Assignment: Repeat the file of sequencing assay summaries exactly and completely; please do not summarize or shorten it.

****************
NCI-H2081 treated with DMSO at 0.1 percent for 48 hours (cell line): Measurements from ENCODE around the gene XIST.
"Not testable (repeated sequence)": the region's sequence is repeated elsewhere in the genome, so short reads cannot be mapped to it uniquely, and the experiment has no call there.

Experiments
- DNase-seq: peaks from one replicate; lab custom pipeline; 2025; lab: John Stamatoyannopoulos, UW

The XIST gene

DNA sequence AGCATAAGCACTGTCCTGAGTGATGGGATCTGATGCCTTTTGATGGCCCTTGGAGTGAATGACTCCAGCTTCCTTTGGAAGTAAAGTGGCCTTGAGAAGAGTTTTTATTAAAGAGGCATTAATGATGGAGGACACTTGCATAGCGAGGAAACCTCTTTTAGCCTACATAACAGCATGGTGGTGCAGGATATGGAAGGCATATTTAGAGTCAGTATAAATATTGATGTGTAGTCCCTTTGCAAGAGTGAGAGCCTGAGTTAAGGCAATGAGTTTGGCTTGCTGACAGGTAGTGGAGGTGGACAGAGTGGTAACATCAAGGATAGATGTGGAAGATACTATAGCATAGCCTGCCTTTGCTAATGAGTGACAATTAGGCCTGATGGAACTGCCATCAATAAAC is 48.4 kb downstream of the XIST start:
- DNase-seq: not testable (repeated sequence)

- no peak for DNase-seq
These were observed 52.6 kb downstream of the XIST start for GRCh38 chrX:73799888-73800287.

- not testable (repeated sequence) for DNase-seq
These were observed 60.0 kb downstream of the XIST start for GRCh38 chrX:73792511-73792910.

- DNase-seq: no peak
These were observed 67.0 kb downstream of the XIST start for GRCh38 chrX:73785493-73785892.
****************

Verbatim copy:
NCI-H2081 treated with DMSO at 0.1 percent for 48 hours (cell line): Measurements from ENCODE around the gene XIST.
"Not testable (repeated sequence)": the region's sequence is repeated elsewhere in the genome, so short reads cannot be mapped to it uniquely, and the experiment has no call there.

Experiments
- DNase-seq: peaks from one replicate; lab custom pipeline; 2025; lab: John Stamatoyannopoulos, UW

The XIST gene

DNA sequence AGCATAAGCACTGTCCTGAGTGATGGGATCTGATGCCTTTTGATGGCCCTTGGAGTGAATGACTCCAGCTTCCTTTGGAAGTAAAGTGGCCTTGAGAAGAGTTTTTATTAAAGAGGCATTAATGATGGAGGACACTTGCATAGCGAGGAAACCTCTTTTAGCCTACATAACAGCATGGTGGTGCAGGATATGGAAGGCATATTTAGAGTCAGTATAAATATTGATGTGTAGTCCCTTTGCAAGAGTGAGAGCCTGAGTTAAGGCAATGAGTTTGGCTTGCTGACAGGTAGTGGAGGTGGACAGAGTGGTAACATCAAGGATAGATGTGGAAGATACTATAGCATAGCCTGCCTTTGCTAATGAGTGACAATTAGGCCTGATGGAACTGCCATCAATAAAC is 48.4 kb downstream of the XIST start:
- DNase-seq: not testable (repeated sequence)

- no peak for DNase-seq
These were observed 52.6 kb downstream of the XIST start for GRCh38 chrX:73799888-73800287.

- not testable (repeated sequence) for DNase-seq
These were observed 60.0 kb downstream of the XIST start for GRCh38 chrX:73792511-73792910.

- DNase-seq: no peak
These were observed 67.0 kb downstream of the XIST start for GRCh38 chrX:73785493-73785892.